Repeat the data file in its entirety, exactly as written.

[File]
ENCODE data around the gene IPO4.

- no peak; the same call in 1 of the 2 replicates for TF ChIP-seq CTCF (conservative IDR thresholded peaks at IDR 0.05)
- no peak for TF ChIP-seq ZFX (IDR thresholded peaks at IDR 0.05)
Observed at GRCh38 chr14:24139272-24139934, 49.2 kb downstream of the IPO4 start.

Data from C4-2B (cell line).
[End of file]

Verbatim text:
ENCODE data around the gene IPO4.

- no peak; the same call in 1 of the 2 replicates for TF ChIP-seq CTCF (conservative IDR thresholded peaks at IDR 0.05)
- no peak for TF ChIP-seq ZFX (IDR thresholded peaks at IDR 0.05)
Observed at GRCh38 chr14:24139272-24139934, 49.2 kb downstream of the IPO4 start.

Data from C4-2B (cell line).